By Kyra Bird
An event held on Thursday night by the Victoria Park Business Improvement Area was billed as an opportunity for businesses and residents of the community to learn about issues in the area, in hopes of fostering conversation. But the event, which centered around a new supervised consumption site being built in the Sheldon M. Chumir Health Centre and the closing of the Victoria Park Police Station, was a mostly one-sided conversation that presented little opportunity for residents to speak or ask questions.
The Victoria Park BIA, a not-for profit business association, invited Alberta Health Services program coordinator Claire O’Gorman , District 1 staff sergeant Shawn Wallace from the Calgary Police Service, and new Ward 11 councillor Jeromy Farkas to Hotel Arts to speak.
O’Gorman talked about the recently opened supervised consumption site at the Sheldon Chumir Health Centre. Currently, a temporary facility in the parking lot serves people who would like to use illegal substances in a supervised environment. The permanent facility within the building is expected to open in early 2018.
Wallace attended the panel to represent the Calgary Police Service and speak about the recent closure of the Victoria Park Police Station. The station was closed in November as the police service was looking for financial and operational efficiencies. That police presence will be replaced by a mobile unit that will travel around the downtown area as needed.
Ward 8 councillor Evan Woolley, who used to serve Victoria Park when it was in his ward, voiced concern about the closing down of the station. Farkas, speaking to the Calgary Herald prior to the event, said he was also concerned and was “interested in hearing from the business community as well as the residents at the forum.”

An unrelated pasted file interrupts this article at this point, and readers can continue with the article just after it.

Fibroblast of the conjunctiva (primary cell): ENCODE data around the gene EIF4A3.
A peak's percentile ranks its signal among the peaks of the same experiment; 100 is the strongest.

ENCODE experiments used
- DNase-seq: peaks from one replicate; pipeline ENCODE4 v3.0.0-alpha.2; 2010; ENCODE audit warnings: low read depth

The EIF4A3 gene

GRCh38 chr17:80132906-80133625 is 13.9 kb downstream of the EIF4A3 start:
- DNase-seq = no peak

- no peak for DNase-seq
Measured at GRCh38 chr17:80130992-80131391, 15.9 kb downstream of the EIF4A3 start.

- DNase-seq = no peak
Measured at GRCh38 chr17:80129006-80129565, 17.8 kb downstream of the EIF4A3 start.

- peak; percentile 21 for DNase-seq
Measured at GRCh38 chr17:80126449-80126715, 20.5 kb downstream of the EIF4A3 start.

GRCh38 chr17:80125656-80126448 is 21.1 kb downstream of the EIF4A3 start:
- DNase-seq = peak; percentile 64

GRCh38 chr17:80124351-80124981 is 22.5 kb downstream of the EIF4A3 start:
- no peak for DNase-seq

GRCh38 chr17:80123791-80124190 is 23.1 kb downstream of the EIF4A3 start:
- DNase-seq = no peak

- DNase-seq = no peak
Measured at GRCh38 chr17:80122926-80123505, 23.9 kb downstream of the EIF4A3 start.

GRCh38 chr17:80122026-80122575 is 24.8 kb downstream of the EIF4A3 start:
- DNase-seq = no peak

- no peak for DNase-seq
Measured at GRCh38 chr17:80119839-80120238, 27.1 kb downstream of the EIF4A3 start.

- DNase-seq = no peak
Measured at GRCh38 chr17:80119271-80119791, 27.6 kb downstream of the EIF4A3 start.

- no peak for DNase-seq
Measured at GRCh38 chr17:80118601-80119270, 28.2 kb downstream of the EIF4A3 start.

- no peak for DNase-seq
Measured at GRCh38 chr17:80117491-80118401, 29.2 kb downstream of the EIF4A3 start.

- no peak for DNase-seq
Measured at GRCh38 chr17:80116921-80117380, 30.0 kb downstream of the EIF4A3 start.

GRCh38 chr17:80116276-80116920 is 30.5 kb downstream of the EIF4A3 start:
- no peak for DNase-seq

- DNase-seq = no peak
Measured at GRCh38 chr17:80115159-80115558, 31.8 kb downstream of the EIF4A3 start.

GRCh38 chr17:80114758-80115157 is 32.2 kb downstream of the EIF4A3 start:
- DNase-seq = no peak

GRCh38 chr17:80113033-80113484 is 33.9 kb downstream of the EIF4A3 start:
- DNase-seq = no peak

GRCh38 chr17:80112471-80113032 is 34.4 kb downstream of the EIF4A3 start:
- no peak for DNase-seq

The engagement that Farkas was looking forward to didn’t really happen, as only three audience members were given the opportunity to ask questions during the panel, which was moderated by BIA executive director David Low. Low pointed to time limitations as the reason for the narrow agenda and lack of participation, with panelists having prior commitments to attend to. Panelists corrected Low at the end of the panel, each saying that those commitments, in fact, would not have interfered with the event.
Despite the lack of panelist-audience interaction that he was looking forward to, Farkas pivoted away from his concerns about closing the police station and stressed that he believes CPS will keep the area safe without the physical location.
The event was the latest installment of a series of events named “Our Changing Community” which previously included a panel conversation with Ward 11 council candidates in the recent municipal election, a panel that then-candidate Farkas did not attend.